Ramstein honors airman killed in 2008 attack while on secret mission in Pakistan
RAMSTEIN AIR BASE, Germany — On Sept. 20, 2008, Air Force Maj. Rodolfo Rodriguez was outside the Marriott Hotel in Islamabad, Pakistan, when a dump truck rammed the hotel’s security gate and caught fire.
Rodriguez, who was 34, immediately called in the attempted terrorist attack to his command before the line suddenly went silent. The truck laden with more than 1,300 pounds of explosives had detonated, killing Rodriguez and more than 50 others, and injuring about 270 people.
Rodriguez at the time was the training flight chief for the former 86th Construction and Training Squadron at Ramstein. He was on a secret mission to review plans to house servicemembers looking for Osama bin Laden in Pakistan, his widow, Caryn Rodriguez said.
On Tuesday, Caryn Rodriguez attended a ceremony at Ramstein, where a new street named after her late husband was unveiled.
Rodriguez Road, located behind the Northside Chapel, will serve drivers who now cut through the commissary and chapel parking lots, officials said. The road was paved with some of the $700,000 in prize money Ramstein won for being named the Air Force’s best installation in 2019.
“As you look at the pavement behind us, you would think we’re here to talk about a road,” said Brig. Gen. Mark August, the 86th Airlift Wing commander. “But in fact, it’s anything but that.”
In reviewing a list of candidates to name the road after, “one engineer really stuck out,” August said, adding that Rodriguez was remembered fondly by everyone who worked with him as “an officer, a leader, an airman and an engineer.”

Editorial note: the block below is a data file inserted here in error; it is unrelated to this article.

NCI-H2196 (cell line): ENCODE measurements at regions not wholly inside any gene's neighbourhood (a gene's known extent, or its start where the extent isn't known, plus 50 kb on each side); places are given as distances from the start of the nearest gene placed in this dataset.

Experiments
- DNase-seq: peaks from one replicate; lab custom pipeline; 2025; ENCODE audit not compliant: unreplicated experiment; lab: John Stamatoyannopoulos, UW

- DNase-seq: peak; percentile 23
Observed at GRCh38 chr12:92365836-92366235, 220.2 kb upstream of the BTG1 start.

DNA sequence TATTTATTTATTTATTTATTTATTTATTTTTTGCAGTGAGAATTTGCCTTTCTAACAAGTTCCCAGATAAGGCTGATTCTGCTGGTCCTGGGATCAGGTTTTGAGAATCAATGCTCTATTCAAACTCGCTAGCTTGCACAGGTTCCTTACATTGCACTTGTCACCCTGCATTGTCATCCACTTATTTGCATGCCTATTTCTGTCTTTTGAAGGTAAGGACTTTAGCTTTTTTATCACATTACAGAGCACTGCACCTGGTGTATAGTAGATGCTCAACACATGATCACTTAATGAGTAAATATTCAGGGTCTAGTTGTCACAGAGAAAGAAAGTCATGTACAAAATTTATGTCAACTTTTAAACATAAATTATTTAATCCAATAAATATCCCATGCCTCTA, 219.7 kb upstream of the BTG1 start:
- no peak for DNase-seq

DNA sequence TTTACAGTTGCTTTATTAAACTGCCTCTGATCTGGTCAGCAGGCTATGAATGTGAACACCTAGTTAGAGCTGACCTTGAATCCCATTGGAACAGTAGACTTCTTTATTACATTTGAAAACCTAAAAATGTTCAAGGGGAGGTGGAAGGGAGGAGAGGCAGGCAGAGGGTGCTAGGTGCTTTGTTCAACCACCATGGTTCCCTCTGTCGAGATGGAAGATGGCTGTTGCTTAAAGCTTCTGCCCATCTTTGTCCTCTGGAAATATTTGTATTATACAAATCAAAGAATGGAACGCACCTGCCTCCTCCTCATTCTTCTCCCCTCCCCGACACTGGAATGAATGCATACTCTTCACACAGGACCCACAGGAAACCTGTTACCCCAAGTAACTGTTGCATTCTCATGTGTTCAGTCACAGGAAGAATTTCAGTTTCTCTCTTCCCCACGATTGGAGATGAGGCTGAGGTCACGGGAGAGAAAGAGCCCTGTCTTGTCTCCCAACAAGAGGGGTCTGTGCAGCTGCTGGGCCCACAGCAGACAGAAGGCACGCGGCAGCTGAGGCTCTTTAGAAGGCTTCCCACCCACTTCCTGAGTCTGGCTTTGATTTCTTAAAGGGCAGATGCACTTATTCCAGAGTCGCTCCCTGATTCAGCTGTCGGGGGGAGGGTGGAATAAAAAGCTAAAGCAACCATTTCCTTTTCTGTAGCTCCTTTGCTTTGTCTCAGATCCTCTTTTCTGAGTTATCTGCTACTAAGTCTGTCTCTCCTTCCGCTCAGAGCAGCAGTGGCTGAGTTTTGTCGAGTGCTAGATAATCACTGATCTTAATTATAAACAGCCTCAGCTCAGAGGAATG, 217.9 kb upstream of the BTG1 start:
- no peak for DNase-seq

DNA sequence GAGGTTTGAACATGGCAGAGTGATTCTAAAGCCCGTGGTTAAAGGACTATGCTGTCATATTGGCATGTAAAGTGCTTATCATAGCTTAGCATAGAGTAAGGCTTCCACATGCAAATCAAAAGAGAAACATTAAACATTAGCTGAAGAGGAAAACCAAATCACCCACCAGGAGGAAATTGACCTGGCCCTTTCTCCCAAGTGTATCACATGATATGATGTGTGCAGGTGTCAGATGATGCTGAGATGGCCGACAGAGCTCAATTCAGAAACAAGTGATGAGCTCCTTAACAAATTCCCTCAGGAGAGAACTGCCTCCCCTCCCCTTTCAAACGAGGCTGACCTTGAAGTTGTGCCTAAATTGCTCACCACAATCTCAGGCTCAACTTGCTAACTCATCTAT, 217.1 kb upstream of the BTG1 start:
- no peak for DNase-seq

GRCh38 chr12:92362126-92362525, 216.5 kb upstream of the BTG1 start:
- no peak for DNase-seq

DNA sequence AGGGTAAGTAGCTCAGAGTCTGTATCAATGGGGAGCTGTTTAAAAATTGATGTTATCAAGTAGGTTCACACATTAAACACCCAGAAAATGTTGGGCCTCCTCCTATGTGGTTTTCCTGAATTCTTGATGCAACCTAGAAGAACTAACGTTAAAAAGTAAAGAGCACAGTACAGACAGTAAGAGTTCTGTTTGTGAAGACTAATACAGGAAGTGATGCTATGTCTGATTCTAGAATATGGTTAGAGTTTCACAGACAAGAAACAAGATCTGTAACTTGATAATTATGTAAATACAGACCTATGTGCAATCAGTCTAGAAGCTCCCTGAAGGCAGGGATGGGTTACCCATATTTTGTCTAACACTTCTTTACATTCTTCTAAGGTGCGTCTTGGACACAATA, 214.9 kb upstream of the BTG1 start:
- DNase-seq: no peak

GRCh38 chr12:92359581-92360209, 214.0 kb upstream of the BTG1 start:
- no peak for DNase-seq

Caryn Rodriguez, a former fourth grade teacher at Landstuhl Elementary School, met Rod in 1997 while in college during spring break in Mexico. It turned out they were going to school an hour apart — Rod at the U.S. Air Force Academy, Caryn at University of Colorado Denver.
“Every weekend that he could get away, he would come and see me,” Caryn said in an interview after the ceremony.
They married in 2000 and soon the Air Force sent them overseas, first to Osan Air Base in South Korea, then on to Ramstein in 2005. The couple had plans to start a family after Rod returned from Pakistan, his third Central Command assignment since 2001.
A devoted husband and son, “he loved me and his family more than anything and anyone who knew him knew that,” Caryn said during remarks at the ceremony.
After his death, Caryn found out Rod had volunteered for the Pakistan deployment. He was supposed to go to Qatar but offered instead to “forward deploy in order to personally do the site work instead of just relying on digital images,” Caryn said.
“Honestly, I was quite upset” at the time, she said. “I knew he had left that detail out on purpose. He knew I would try to talk him out of it.”
But after much reflection, “his choice made sense. He was dedicated to our Air Force, its mission, its values and the airmen that he served with.”
Lt. Col. Kathryn Kilker, the 86th Civil Engineer Squadron commander, first suggested naming the road after Rodriguez, her sponsor when she came to Ramstein as a young officer in 2005. She considered him to be a friend and a mentor.
“He was awesome, you know,” she said through tears Tuesday. “Caryn and I were talking earlier — it’s like he’s still here, and now we’ve actually got a sign so everybody can remember him and they can ask, ‘Who was this guy?’ and we can tell them. So it’s pretty cool.”